More nits to pick: Head lice resist treatment

August 3, 2016 Providence Health Team

In the arms race against lice, the insects have a leg or six up.

Researchers say lice have mutated to develop a resistance to many over-the-counter remedies that parents and health officials have traditionally used to combat the tiny pests. Resistant lice are dominant in 42 of 48 states researchers studied.

In a study published in the Journal of Entomology and presented at the American Chemical Society National Meeting, researchers found the superbugs are resistant to pyrethroids and pyrethrins, which are the key ingredients in many over-the-counter treatments. The resistant mutations “are widely and uniformly present in U.S. lice,” the researchers wrote.

“It’s kind of alarming,” lead researcher Kyong Sup Yoon of Southern Illinois University told Yahoo Health. “A ton of products are not working.”

Back to school, with its lice hazards

Head lice tend to pose problems when kids return to school and start sharing personal items and cubbies or lockers.

Lice are tiny and nimble insects, which make them hard to see. Your child may tell you about itchiness or a tickling sensation along the hairline or on the scalp. You may notice redness, red bumps and dandruff flakes that aren’t easily brushed away. Examine your child’s head for lice under a bright light with a magnifying glass or strong reading glasses.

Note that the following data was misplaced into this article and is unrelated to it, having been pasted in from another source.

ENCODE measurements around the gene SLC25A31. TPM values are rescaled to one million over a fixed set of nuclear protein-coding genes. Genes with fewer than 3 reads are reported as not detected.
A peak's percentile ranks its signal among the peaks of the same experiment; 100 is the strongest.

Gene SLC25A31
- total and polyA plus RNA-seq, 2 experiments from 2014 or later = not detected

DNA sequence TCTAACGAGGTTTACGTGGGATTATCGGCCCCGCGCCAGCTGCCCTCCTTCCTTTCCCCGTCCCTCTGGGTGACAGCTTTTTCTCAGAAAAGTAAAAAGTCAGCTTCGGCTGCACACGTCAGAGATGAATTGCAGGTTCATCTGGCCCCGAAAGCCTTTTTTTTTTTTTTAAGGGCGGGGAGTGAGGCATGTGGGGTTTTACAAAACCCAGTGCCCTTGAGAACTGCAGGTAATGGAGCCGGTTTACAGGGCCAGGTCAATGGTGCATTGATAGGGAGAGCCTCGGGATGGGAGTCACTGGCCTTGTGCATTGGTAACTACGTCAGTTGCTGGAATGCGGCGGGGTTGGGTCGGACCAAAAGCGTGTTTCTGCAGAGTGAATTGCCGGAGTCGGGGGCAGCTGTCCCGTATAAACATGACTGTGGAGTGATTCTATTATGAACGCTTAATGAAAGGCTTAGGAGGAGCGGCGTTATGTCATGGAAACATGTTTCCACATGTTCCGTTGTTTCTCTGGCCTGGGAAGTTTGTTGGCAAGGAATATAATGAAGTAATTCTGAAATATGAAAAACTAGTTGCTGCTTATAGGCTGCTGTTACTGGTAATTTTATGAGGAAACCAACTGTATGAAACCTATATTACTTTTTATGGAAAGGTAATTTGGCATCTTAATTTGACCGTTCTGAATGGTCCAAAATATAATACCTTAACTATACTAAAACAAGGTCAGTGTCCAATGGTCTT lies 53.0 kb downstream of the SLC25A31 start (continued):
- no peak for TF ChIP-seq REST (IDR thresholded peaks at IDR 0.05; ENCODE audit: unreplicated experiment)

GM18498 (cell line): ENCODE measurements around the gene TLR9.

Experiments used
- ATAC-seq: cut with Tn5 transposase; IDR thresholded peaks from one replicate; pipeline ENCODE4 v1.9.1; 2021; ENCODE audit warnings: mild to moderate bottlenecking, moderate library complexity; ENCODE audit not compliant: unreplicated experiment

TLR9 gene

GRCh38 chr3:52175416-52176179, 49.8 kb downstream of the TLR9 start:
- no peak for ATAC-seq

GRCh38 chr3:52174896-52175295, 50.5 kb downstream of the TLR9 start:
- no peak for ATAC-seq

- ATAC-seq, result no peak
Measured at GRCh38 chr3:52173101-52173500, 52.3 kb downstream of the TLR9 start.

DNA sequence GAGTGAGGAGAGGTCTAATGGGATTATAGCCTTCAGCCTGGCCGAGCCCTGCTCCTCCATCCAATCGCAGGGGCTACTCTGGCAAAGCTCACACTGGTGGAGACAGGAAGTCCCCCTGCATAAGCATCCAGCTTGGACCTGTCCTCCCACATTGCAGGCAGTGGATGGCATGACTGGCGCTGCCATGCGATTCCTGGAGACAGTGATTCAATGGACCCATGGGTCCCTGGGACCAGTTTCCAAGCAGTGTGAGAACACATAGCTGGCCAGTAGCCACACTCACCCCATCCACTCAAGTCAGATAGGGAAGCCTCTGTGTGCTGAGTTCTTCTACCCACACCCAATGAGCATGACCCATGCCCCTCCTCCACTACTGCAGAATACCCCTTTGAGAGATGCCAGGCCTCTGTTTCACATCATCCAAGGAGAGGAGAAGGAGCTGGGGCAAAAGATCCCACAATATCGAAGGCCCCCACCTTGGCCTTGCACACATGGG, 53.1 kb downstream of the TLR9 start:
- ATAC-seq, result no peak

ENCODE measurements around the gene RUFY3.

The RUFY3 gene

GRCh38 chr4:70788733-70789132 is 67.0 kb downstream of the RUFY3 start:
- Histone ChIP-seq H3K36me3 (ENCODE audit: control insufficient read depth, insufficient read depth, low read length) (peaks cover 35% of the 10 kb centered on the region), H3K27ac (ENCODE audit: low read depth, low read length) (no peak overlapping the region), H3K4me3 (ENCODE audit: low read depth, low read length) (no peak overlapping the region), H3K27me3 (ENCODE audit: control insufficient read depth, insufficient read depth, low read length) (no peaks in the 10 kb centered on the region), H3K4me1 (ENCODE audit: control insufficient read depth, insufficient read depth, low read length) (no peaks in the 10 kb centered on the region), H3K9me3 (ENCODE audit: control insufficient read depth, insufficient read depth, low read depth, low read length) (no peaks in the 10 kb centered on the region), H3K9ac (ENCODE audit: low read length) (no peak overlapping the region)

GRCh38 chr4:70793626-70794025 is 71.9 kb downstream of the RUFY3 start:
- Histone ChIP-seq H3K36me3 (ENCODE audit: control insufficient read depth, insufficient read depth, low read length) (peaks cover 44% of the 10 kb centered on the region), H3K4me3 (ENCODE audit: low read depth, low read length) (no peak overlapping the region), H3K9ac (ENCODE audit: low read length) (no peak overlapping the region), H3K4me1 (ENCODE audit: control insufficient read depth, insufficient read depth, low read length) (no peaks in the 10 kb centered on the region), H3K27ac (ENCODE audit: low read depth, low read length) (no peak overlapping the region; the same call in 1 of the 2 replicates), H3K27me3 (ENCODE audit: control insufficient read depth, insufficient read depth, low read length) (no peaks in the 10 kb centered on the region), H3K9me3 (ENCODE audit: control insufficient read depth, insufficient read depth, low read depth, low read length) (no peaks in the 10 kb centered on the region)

Lice are annoying pests, but they aren’t dangerous, experts say.

“The good news is head lice don’t carry disease,” Yoon said earlier this year. “They’re more a nuisance than anything else.”

Learning about lice

The study was published in the Journal of Medical Entomology.

The news web site reported that Yoon’s research was partly funded by companies selling alternatives to traditional over-the-counter treatments for lice. The alternatives are mostly available only by prescription, reported the site. But the study was peer-reviewed before publication.

Providence Health Plan has information about how parents can detect the presence of head lice, treat the scalp when they are found and avoid spreading them. See “Heading off head lice.”

The U.S. Centers for Disease Control and Prevention responds to Frequently Asked Questions on its website. Sample question: If the treatment for head lice doesn't seem to be working, does this mean the lice are resistant and I need a different treatment? The answer: Not necessarily.

If lice have already infested your family, talk with your health care provider about the best way to eradicate them. You can find a Providence provider in our directory.

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